Celeste Barber’s $52 Million Fundraising Roadblock

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Fundraising in periods of disaster is common, and prompt Kiwis’ urge to give. Even in ‘normal’ times, we are supremely generous. The New Zealand Support Report released in February 2020 by Philanthropy New Zealand calculated total philanthropy and grant-making at an astonishing $3.8 billion for 2018. New Zealand is consistently ranked in the top three of the World Giving Index.

As I write, good people all over the country are making calls for support and donations to important causes. It seems instinctive for generous Kiwis to be called to help others through tough times, and right now, charities need support to make up some of the significant fundraising loss caused by the cancellation of their usual fundraising events and collection drives.

As someone whose profession puts her at the epicentre of New Zealand philanthropy, I am duty-bound to offer some advice to those who want to use any of the digital and crowdfunding platforms available. Increasingly charities are seeking these platforms to help them to get through this time and to ameliorate the effects of COVID-19 on organisations who work to support communities. For any campaign, online or not, it is extremely important to be strategic and to check the parameters of giving before you start calling for donations. The case of Celeste Barber illustrates why.

Named the funniest woman on Instagram by Vogue magazine in 2018, Barber, an Australian comedian and actor, became a household name for her parodies of celebrity culture. Barber has amassed 7.1 million Instagram followers and 2.6 million Facebook followers for her posts of herself (and sometimes her husband) mimicking celebrities and models. In late 2019, the catastrophic Australian bushfires prompted Barber to turn her social media platforms away from parody and towards philanthropy. She took to Facebook to create a fundraising campaign in support of all of the hard-working Australians who activated the support network needed to respond to the disaster.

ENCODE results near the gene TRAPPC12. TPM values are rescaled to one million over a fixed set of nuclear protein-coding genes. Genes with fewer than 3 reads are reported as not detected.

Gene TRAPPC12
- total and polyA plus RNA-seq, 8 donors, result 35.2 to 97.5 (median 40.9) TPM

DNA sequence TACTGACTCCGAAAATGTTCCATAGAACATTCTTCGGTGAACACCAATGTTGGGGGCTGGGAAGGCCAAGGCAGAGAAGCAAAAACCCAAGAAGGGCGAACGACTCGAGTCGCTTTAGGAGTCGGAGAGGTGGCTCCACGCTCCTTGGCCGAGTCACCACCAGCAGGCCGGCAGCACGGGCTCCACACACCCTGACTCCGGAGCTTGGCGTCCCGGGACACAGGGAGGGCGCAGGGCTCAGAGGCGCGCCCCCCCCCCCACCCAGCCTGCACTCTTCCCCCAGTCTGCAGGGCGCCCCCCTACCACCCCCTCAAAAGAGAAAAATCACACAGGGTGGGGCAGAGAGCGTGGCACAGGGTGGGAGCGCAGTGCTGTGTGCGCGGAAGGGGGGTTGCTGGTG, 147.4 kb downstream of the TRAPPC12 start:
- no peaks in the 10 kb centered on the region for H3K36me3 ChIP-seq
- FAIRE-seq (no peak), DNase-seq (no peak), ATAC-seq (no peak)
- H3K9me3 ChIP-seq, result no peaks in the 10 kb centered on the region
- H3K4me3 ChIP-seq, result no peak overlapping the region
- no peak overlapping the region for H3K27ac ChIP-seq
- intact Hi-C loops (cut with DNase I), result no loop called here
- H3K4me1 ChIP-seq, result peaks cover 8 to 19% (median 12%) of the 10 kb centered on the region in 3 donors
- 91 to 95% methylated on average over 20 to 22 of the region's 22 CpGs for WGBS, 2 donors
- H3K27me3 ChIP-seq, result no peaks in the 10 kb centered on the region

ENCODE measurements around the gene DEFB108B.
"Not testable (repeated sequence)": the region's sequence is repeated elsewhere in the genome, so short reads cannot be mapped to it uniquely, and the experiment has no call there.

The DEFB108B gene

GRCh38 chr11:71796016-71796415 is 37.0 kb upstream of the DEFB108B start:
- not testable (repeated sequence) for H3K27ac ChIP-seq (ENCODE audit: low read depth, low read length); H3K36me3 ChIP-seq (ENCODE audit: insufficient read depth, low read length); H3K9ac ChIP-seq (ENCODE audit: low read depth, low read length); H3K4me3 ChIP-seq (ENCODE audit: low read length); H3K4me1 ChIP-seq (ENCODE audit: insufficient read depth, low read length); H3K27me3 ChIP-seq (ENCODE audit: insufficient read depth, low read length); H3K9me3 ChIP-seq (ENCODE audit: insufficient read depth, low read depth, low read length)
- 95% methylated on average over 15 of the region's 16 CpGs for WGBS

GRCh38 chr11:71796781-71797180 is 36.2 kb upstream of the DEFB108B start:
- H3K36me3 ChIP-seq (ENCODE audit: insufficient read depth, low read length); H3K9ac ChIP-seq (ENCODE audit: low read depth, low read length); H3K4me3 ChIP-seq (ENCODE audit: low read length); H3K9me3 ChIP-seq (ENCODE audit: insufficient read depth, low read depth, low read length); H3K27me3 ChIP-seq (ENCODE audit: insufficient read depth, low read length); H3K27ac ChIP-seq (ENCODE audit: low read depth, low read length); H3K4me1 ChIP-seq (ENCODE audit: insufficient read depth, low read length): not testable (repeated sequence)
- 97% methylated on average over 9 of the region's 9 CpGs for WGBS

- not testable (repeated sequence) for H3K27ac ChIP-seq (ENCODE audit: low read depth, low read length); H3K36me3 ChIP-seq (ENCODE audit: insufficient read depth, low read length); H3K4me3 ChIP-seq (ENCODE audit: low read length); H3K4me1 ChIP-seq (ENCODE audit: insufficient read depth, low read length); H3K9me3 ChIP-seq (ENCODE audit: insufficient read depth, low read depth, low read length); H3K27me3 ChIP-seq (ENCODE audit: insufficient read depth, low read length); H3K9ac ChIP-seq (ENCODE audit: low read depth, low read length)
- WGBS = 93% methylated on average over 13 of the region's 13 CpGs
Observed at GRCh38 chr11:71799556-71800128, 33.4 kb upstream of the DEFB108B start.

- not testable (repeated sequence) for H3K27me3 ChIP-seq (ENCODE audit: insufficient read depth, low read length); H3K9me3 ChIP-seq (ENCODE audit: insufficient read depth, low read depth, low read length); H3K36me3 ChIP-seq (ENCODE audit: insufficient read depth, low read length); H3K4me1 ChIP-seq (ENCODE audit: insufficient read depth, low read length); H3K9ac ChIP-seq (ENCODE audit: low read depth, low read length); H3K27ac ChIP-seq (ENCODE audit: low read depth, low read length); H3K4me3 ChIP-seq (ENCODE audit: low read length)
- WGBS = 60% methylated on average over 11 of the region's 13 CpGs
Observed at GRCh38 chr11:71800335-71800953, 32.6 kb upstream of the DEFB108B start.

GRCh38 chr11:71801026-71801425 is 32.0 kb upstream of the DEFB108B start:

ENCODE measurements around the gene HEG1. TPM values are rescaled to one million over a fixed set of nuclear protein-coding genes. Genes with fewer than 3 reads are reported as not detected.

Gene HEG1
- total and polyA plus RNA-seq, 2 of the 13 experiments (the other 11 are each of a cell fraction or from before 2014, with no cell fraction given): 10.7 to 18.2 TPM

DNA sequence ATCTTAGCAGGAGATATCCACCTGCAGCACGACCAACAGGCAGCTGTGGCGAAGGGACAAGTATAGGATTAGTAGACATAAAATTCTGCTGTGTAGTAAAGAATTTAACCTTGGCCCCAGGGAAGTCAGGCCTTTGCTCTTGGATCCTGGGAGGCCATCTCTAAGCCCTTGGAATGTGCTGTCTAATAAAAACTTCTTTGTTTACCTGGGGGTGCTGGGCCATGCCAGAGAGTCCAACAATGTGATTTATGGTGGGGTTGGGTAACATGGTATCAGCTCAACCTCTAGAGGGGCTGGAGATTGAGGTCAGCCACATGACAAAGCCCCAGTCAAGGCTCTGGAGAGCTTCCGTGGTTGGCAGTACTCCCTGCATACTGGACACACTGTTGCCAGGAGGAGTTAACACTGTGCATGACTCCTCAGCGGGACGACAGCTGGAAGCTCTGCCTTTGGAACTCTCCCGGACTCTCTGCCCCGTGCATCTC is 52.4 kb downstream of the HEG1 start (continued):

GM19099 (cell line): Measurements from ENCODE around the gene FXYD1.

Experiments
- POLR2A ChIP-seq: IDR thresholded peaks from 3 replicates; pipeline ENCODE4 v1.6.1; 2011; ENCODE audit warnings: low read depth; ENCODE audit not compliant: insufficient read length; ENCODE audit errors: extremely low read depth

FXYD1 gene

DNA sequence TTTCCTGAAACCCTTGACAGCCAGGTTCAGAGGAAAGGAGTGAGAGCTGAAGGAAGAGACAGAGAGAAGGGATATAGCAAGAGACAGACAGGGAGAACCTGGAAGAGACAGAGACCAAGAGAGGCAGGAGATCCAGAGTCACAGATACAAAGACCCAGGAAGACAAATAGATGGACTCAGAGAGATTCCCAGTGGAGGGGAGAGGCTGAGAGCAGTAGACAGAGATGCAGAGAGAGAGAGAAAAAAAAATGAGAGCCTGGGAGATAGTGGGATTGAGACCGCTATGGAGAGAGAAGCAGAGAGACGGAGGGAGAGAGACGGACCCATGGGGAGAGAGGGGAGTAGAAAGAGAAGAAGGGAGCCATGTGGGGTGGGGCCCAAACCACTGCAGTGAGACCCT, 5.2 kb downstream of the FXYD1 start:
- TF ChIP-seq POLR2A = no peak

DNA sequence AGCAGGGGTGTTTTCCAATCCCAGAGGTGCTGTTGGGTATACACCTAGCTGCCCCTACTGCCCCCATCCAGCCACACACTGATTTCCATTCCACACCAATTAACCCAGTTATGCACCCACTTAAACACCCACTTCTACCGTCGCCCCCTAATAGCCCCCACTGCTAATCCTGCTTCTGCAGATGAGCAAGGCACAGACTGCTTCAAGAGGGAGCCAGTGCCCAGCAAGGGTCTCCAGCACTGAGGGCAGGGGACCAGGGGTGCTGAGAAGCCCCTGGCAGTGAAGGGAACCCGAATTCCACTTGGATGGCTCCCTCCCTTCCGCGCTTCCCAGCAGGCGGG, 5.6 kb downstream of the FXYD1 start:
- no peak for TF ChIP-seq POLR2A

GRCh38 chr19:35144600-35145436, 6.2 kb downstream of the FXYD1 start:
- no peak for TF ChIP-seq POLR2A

Barber’s surprise at the energetic response was palpable: she raised $1 million within the first 24 hours and a staggering $52 million in a fortnight. But that’s where things got complicated.

Having pledged all donations to the Trustee for NSW Rural Fire Service (RFS) and Brigades Donations Fund, Barber’s campaign actually received donations intended by givers to support all sorts of charitable undertakings related to the fires. The consequence is that the money was locked in a Trust under RFS rules that dictate donations must be spent on firefighting equipment and training only, not on further distribution to affected families or related charities. This was not what Barber or many of her donors, who thought the remit was wider, had intended. It was at this point that the lawyers became involved.

At Perpetual Guardian we manage the charitable intentions of over 600 charitable legacies, each with its own nuances. We know from experience that the desire to give comes from the heart, but the ability to make a difference with donations depends on sound thinking and careful planning. Unfortunately, too few philanthropists and fundraisers include the necessary detail and precise language in their founding documents to ensure that they can fully realise their charitable intentions.
While legal intervention means the funds raised by Barber are likely to be freed up for the purposes intended by her diverse set of donors, it is unlikely to be quick, and that is not what was intended. 

It is important to note that online crowdfunding platforms, such as Givealittle, provide a critically important channel for giving, especially during times when in-person fundraising events are not possible. They also have the advantage of providing a digital record of all activity, which is enormously useful for donors, charities and their supervising bodies.
They also allow people to explicitly communicate their funding intentions to donors. In order to protect all parties and ensure funds are available for their intended use, campaign leaders should seek advice on the appropriate framing and wording for a campaign, especially if it’s intended to support a range of causes or entities connected to a crisis or serious event. Many campaigns will require a degree of leeway to achieve this, which must be communicated to would-be donors from the outset so they are informed and can confidently donate.

In this time of crisis, when we all wish we could give, despite our individual challenges and there are a myriad of inspired and compassionate calls to action, we are asking you to remember that we are here to help. Your Trustee can help you to create the legal and administrative structures needed to optimise and secure your own or other donor funds. This will ensure your philanthropic work can create ongoing successful results.

Finally, kudos to Celeste Barber for utilising her platform to raise a phenomenal $52 million for the Australian bushfire relief. Here’s hoping all the funds arrive at their intended destinations as soon as possible.

Kirsten Taylor

Manager, Perpetual Guardian Foundation

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